Cross my heart and hope to die: (v) to attest to the truth of something
The human race is known for two things: first, being created in the image of God; and second, being a bunch of goddamn liars.
Within the elevation of these two bracing points, we are suspended between heaven and Earth.
Because of this, when we need to express our deepest sincerity to others, we don’t seem capable of just saying, “Yes, this is true,” or “No, it is not.”
We fear that our human audience, being fully aware of the vicious nature of deceit which inhabits us all, will just naturally assume that we are one of the “Fibber McGees.”
So we have introduced words, like “sincerely, honestly” and “trust me” into our language, hoping that in doing so, the true depth of our veracity will shine through.
So over our history, we’ve initiated other thoughts to try to prove that we are on the level. Basically, we’ve started swearing. Not profanity. No—deep-rooted promises to back up our premises.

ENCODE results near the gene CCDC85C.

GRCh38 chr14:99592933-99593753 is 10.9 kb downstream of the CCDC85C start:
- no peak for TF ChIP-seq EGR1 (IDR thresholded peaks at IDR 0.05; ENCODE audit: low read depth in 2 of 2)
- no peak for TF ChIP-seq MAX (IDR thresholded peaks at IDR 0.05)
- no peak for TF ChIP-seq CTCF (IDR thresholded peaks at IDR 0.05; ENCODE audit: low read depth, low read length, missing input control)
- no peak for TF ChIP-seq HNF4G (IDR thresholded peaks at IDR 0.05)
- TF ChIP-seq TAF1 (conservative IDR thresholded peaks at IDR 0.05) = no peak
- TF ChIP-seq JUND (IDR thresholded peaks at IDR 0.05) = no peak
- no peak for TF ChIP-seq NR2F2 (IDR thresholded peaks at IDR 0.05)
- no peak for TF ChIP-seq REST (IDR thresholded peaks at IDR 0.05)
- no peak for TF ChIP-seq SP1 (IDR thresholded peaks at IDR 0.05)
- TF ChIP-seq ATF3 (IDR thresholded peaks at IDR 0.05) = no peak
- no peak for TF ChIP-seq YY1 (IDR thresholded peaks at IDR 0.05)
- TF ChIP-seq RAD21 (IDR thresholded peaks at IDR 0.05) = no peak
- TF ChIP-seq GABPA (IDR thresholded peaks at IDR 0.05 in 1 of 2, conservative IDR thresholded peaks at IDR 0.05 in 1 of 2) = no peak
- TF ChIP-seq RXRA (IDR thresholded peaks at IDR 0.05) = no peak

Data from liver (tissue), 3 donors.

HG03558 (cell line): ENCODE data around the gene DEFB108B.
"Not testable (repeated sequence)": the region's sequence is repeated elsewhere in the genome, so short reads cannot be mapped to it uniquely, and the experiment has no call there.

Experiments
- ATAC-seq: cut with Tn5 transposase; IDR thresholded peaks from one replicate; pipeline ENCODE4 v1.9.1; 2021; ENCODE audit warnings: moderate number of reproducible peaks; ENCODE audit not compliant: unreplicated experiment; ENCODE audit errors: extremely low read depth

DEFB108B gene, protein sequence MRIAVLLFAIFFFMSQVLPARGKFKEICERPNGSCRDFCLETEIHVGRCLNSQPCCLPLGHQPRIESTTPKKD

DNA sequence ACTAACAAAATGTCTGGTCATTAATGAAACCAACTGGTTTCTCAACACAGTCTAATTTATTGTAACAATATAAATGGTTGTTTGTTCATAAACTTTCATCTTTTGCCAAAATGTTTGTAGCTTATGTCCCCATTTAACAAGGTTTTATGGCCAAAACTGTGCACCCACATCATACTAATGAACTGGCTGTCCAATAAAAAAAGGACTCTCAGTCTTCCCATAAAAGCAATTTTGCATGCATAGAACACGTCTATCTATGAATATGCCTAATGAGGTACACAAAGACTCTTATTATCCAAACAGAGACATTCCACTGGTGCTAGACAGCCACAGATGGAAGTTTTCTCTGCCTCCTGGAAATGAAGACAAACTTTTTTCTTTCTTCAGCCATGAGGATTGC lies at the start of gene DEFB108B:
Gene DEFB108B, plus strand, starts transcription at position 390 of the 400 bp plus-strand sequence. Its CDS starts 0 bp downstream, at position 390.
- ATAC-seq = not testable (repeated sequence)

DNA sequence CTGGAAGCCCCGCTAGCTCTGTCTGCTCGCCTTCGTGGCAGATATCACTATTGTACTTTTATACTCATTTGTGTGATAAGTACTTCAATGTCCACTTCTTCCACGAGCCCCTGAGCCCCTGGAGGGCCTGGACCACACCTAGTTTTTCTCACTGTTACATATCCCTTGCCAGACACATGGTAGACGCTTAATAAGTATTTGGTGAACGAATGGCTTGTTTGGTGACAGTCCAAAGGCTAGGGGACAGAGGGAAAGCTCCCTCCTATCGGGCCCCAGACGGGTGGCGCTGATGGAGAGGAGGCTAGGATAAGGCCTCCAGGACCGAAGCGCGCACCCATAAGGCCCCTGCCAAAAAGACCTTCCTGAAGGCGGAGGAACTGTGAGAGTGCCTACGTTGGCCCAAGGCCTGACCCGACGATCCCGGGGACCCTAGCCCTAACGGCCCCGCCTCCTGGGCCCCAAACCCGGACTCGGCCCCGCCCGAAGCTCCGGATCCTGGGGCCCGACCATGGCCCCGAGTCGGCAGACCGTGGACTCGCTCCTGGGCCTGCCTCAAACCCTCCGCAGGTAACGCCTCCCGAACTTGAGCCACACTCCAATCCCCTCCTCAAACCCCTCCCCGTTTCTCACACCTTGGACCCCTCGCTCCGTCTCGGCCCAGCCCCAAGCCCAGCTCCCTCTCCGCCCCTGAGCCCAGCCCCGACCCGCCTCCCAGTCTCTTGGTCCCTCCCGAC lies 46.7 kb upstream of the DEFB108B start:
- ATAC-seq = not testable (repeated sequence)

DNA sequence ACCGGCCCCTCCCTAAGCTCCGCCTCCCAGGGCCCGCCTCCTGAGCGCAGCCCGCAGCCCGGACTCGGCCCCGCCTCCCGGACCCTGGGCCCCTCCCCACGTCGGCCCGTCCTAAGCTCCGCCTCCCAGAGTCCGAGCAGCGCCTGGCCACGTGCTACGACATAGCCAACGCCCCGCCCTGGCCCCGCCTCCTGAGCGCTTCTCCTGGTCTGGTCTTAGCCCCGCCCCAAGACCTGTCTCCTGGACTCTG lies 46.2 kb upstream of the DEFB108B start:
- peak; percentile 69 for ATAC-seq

- “I swear by my mother’s grave.”
- “I’ll swear on a stack of Bibles.”
- “I swear by my pinky finger.”
Or, “Cross my heart and hope to die.”
I guess this last one sounded effective to someone, thinking that threatening to remove one’s life from Earth might keep us from lying and cheating.
Of course, in reality, nothing prevents us from stretching the truth until it breaks and falls at our feet like useless trash.
So I think the suggestion that came along—to swear, make huge statements and crossing our heart and hoping to die—should probably just be replaced by a more old-fashioned dodge:
“Now what was the question?”
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